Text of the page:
The sensitivity control unit 130 can modify the sensitivities of one or more of the measurement devices 201, 215, 225, 230, 235, 240 based upon the provided wafer state data, tool state information, and/or process state information. In one embodiment, the sensitivity control unit 130 modifies the sensitivity of one of the measurement devices 201, 215, 225, 230, 235, 240 based upon wafer state data, tool state information, and/or process state information associated with a different one of the measurement devices 201, 215, 225, 230, 235, 240. The modified sensitivities may be provided to the appropriate measurement device(s) 201, 215, 225, 230, 235, 240 as a part of a metrology recipe. Persons of ordinary skill in the art should appreciate that, in alternative embodiments, the sensitivity control unit 130 may modify the sensitivities of a plurality of the measurement devices 201, 215, 225, 230, 235, 240 based upon wafer state data, tool state information, and/or process state information associated with one or more measurement devices 201, 215, 225, 230, 235, 240.

Operation of the sensitivity control unit 130 will now be discussed in the context of two exemplary embodiments in which the sensitivity of a first measurement device is modified based upon information provided by a second measurement device. However, it should be appreciated that the sensitivity control unit 130 can use any criteria to determine modifications to sensitivities of the measurement devices. Moreover, as discussed above, the sensitivity control unit 130 can modify sensitivities of any measurement devices based upon information provided by any of the other measurement devices. Thus, persons of ordinary skill in the art having benefit of the present disclosure should appreciate that these examples are merely illustrative and not intended to limit the present invention.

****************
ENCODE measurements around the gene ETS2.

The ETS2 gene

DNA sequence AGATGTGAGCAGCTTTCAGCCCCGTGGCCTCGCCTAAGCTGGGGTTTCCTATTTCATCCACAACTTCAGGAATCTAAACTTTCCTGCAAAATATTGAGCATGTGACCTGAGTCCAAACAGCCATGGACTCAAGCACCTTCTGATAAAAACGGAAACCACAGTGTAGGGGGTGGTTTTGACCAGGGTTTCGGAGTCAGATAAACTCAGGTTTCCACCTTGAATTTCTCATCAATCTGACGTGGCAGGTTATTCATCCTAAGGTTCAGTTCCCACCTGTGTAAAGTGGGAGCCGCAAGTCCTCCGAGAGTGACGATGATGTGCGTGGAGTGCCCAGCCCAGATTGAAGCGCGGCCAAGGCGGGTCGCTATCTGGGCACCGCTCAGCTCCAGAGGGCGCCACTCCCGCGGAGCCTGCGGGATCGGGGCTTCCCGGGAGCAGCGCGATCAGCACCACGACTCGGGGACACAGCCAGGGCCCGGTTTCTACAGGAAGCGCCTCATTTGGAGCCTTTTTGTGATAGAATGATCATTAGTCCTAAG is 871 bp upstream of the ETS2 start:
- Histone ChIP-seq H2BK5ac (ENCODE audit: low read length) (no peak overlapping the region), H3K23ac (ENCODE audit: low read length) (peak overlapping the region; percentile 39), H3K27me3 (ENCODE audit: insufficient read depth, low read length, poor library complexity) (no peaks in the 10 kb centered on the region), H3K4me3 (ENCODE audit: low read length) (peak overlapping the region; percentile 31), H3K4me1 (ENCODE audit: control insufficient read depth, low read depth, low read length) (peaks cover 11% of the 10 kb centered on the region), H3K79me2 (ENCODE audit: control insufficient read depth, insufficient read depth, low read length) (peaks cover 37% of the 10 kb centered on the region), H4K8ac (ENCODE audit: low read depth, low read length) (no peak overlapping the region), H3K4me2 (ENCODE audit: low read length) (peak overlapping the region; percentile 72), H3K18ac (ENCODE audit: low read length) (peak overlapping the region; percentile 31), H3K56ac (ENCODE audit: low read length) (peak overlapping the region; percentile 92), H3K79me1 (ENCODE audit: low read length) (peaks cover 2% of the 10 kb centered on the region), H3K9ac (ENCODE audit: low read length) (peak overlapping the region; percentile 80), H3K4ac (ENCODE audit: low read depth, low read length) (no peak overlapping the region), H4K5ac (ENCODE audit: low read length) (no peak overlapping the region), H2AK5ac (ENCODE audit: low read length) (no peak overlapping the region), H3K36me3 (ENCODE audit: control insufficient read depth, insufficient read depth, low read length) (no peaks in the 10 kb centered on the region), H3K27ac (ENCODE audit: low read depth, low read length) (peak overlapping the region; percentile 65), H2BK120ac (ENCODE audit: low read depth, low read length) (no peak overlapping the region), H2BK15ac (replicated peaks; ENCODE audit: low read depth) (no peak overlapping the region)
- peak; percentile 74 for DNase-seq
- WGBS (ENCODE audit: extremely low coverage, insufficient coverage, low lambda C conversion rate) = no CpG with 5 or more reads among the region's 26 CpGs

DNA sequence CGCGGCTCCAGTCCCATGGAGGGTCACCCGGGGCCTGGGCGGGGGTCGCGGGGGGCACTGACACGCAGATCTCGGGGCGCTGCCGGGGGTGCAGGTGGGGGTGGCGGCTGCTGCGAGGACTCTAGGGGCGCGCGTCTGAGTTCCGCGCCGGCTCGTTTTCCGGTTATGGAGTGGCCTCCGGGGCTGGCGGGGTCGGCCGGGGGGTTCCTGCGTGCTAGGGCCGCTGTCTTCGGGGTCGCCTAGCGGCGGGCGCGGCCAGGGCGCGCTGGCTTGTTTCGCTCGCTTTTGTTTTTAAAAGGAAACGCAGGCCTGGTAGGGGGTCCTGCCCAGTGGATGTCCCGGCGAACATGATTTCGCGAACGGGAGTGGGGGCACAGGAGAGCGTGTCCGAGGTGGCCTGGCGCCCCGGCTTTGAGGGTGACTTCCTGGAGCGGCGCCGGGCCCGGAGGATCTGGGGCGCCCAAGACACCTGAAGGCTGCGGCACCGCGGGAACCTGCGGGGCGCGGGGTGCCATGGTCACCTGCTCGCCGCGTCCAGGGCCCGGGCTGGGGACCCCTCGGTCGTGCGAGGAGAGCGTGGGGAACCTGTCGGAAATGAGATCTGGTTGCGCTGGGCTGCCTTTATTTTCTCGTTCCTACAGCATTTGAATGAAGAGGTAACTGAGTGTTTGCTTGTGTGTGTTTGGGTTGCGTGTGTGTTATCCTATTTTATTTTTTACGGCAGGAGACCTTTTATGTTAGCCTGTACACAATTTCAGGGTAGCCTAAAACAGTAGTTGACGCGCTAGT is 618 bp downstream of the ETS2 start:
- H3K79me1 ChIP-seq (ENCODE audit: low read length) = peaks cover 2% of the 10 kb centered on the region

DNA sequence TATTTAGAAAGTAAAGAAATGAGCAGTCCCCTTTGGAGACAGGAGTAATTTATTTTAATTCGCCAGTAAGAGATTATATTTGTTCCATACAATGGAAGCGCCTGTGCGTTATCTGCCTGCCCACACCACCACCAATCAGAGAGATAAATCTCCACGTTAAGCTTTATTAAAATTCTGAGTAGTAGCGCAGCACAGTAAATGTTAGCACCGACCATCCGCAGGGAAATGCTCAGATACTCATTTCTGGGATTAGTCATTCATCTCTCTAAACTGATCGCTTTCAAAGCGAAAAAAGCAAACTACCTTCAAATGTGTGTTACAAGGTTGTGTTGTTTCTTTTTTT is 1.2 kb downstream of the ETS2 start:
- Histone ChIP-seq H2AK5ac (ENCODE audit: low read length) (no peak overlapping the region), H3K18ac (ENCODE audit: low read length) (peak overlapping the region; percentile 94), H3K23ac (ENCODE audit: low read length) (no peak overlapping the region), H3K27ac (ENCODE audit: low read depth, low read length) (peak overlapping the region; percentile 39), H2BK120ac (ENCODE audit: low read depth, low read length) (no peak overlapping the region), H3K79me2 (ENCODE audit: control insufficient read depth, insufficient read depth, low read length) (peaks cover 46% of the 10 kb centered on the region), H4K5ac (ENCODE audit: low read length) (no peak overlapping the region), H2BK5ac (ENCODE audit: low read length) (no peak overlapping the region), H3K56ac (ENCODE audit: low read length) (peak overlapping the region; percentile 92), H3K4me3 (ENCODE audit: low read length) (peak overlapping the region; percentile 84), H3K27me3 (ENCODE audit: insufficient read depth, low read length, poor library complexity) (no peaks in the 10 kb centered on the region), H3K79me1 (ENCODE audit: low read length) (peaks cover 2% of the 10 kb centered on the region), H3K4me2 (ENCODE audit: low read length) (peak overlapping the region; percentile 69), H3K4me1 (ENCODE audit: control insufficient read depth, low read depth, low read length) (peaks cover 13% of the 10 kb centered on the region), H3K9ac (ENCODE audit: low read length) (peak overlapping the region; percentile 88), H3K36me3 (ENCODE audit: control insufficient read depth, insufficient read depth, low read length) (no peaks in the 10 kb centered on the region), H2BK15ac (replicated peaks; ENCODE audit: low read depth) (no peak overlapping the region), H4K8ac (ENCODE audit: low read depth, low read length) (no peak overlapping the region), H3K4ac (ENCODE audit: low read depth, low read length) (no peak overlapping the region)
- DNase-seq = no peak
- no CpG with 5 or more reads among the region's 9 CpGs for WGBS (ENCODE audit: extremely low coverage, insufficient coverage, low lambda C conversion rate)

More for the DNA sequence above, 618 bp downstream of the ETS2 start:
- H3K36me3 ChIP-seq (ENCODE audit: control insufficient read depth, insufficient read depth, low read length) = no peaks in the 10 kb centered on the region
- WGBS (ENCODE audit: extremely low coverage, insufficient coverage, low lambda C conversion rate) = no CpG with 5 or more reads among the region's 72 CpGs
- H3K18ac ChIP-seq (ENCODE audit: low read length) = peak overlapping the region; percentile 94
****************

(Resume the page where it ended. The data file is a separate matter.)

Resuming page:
In the first exemplary embodiment, the sensitivity control unit 130 controls measurement sensitivities of the sensors 215 and the integrated metrology tool 225. Process and/or tool state information collected by one or more of the sensors 215 may be indicative of an expected density of defects detected by the integrated metrology tool 225. If the process and/or tool state information is within an allowable range, the expected density of defects detected by the integrated metrology tool 225 may be small. The sensitivity control unit 130 may then increase the sensitivity of the integrated metrology tool 225. For example, the sensitivity of the integrated metrology tool 225 may be increased from of a nanometer to 1/10 of a nanometer at approximately the same signal-to-noise ratio. Alternatively, if the process and/or tool state information is not within an allowable range, the expected density of defects detected by the integrated metrology tool 225 may be large and the sensitivity control unit 130 may reduce the sensitivity of the integrated metrology tool 225. For example, the sensitivity of the integrated metrology tool 225 may be reduced so that only killer defects are detected when a spin rate and/or exhaust rate of a deposition tool indicate that splash back may be occurring.

Wafer state data collected by the integrated metrology tool 225 may also be used to modify the sensitivity of one or more of the sensors 215. For example, wafer state data collected by the integrated metrology tool 225 may indicate a relatively large number of killer defects in wafers processed in the processing tool 201. If the killer defects are known to be correlated with a particular process state or tool state, the sensitivity control unit 130 may decrease the sensitivity of one or more sensors 215 that monitor these process states and/or tool states so that only relatively large deviations in the process and/or tool state that may result in a killer defect are detected. For another example, wafer state data collected by the integrated metrology tool 225 may indicate a relatively small number of defects in wafers processed in the processing tool 201. In that case, the sensitivity control unit 130 may increase the sensitivity of one or more sensors 215 to improve control, e.g., run-to-run control by an advanced process control system, of some aspect of processing by the processing tool 201.